Ask a Librarian: Carbon monoxide poisoning

carbon monoxide poisoning clinical advice

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In Canada’s coldest months, when fuel-burning appliances are in greater use, carbon monoxide (CO) poisoning should be top of mind. According to a 2017 study by the University of the Fraser Valley, there are more than 300 CO-related deaths and more than 200 hospitalizations per year in Canada. 75 per cent of CO-related hospitalizations occurred as a result of CO poisoning originating in the home. This deadly gas is most dangerous when people are sleeping.

CO has no colour, odor or taste ― the only way to detect its presence is with a carbon monoxide alarm.

Here are some resources on carbon monoxide poisoning selected by Joule’s Ask a Librarian team using a variety of tools included with a CMA membership.

 

Clinical summary from DynaMed

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Carbon Monoxide Toxicity

  • Common risk factors include:
    • use of charcoal, coke, gas, petroleum, or wood-burning heaters and combined heater/cooking devices in poorly ventilated areas
    • smoke inhalation secondary to fireplace or building fires
    • inhaling motor vehicle exhaust fumes (either intentionally or unintentionally)
    • exposure to methylene chloride, which is converted in the liver to carbon monoxide; sources of exposure include
      • industrial (solvent)
      • household items; found in several products such as paint thinner or remover
  • Alcohol or drug use may increase risk for unintentional CO poisoning.

Evaluation

  • Suspect the diagnosis in patients with recent history of potential carbon monoxide (CO) exposure and symptoms suggestive of CO poisoning (such as headache, nausea, dyspnea, or altered mental status).
  • The diagnosis is confirmed by elevated carboxyhemoglobin (COHb) levels, but low or normal levels do not rule out carbon monoxide toxicity.
    • Checking for elevated COHb levels can be performed using portable CO-oximetry devices, but do not use regular pulse oximetry.
    • Definitive testing is usually done with arterial blood gas sample, but can be performed with venous blood sampling as COHb levels are similar with both arterial and venous blood.
    • COHb levels consistent with CO toxicity include:
      • ≥ 3%-4% for nonsmokers
      • ≥ 10% for smokers
  • Check serum lactate levels to screen for possible concurrent cyanide toxicity (typically characterized by lactate > 10 mmol/L) if the source of the CO was a fire.
  • Perform chest x-ray to check for other causes of dyspnea.
  • Perform electrocardiogram and measure cardiac enzymes due to possibility of myocardial injury in patients with moderate to severe CO poisoning (looking for myocardial ischemia, infarction, or arrhythmias) (Strong recommendation).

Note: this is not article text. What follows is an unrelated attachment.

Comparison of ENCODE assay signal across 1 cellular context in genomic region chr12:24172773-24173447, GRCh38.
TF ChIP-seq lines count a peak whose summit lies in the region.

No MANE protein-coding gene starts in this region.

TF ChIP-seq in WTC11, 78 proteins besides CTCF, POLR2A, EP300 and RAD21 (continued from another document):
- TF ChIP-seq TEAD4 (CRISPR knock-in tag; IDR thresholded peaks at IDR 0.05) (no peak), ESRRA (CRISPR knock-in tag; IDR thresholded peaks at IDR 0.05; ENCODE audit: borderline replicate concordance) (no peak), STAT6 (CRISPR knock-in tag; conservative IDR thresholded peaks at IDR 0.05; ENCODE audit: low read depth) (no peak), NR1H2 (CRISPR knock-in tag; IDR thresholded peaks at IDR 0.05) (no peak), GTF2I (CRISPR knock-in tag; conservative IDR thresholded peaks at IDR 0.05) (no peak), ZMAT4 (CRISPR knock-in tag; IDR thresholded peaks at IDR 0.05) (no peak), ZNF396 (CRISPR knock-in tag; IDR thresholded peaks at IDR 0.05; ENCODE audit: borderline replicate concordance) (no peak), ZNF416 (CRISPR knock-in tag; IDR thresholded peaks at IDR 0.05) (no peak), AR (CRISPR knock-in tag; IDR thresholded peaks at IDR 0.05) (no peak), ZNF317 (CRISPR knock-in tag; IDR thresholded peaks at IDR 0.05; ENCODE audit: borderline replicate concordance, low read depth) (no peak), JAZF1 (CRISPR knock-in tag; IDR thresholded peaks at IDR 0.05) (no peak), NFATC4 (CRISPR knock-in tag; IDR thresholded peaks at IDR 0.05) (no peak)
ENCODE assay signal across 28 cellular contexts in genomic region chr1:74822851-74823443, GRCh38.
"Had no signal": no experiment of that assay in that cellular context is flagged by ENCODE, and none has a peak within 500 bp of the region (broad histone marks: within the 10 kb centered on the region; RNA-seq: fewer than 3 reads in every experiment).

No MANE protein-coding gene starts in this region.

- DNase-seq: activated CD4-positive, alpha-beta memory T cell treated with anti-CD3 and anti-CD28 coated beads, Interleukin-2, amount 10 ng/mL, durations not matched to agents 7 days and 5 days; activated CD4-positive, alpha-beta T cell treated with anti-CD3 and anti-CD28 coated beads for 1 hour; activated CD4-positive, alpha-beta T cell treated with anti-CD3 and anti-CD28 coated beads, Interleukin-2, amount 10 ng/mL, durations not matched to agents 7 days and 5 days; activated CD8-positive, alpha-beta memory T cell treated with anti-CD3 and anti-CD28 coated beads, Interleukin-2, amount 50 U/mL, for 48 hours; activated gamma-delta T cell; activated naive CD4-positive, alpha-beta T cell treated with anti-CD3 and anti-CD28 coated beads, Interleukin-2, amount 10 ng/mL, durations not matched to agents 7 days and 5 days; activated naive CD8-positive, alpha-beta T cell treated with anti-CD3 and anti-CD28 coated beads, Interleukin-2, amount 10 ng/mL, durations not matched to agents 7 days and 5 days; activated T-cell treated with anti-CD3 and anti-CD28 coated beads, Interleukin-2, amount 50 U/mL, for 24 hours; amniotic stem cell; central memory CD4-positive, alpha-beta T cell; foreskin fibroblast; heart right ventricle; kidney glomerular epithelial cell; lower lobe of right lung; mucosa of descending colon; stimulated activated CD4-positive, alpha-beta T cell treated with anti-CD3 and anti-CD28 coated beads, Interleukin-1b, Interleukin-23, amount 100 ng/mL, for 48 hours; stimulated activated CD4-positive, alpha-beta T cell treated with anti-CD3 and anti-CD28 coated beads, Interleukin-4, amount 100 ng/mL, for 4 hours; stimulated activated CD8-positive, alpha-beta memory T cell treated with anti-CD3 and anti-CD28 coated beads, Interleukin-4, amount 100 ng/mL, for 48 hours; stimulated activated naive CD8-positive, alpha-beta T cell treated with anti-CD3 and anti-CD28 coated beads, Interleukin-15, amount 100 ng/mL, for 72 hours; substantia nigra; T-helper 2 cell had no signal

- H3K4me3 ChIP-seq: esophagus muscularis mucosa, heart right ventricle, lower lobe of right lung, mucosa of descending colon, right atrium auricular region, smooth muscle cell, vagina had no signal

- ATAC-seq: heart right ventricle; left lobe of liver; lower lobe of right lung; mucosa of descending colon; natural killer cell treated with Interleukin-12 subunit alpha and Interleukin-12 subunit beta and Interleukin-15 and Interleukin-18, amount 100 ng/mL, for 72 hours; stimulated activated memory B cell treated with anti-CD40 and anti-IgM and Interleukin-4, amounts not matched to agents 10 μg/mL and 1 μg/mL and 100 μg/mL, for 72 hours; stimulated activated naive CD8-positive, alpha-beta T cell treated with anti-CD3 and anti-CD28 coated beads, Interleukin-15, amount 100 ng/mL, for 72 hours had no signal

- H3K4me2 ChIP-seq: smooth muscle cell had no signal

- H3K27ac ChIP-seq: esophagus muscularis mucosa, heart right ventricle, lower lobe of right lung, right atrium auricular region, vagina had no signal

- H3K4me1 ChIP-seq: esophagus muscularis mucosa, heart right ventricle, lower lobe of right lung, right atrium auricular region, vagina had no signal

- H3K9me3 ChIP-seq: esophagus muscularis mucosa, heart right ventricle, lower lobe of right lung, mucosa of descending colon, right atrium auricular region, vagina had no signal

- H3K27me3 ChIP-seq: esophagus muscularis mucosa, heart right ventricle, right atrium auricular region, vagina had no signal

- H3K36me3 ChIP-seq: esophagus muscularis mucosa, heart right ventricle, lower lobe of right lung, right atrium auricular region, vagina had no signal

• Consider checking a toxicology panel if the CO poisoning was intentional.

Management

  • Treat all patients with suspected carbon monoxide (CO) exposure with oxygen inhalation (after drawing blood for carboxyhemoglobin levels).
    • use nonrebreather mask to deliver 100% oxygen until patient is asymptomatic and carboxyhemoglobin levels are
      • ≤ 3%-4% in nonsmokers
      • ≤ 10% in smokers
    • Consider hyperbaric oxygen for patients with CO poisoning (Weak recommendation).
      • Definitive criteria or evidence for hyperbaric oxygen therapy is lacking.
      • Experts often suggest hyperbaric oxygen therapy in the following clinical scenarios:
        • loss of consciousness
        • persistent abnormal neurologic findings, such as mental status alteration
        • pregnancy
        • high carboxyhemoglobin levels (> 25%)
        • prolonged exposure (> 24 hours)
        • cardiovascular dysfunction
        • methylene chloride as the source of CO poisoning
  • The elimination half-life of CO is 4-5 hours when breathing room air in most patients, and 13 hours in patients with CO poisoning due to methylene chloride exposure.
    • Administration of 100% oxygen by nonrebreather face mask decreases half-life to about
      • 1 hour in most patients
      • 6 hours in patients with methylene chloride exposure
    • Hyperbaric chamber at 2.5 atmospheres decreases half-life to 20 minutes.
    • Patients with CO poisoning due to methylene chloride exposure may need longer therapy due to longer half-life of CO from this source.
  • Perform clinical follow-up at 1-2 months after the event for all patients with acute accidental CO poisoning to assess for delayed neurologic sequelae.

Preview (CMA members can access full summaries via this link)

 

Clinical summary from Essential Evidence Plus

Essential Evidence Plus is an evidence-based point of care tool with access to over 13,000 topics, guidelines, abstracts and summaries. For a synopsis of new evidence reviewed by the Essential Evidence Plus editorial team, subscribe to the POEMs daily newsletter.

Carbon monoxide poisoning

Diagnosis

Bottom-line

  • Need to rely on a careful history and physical exam.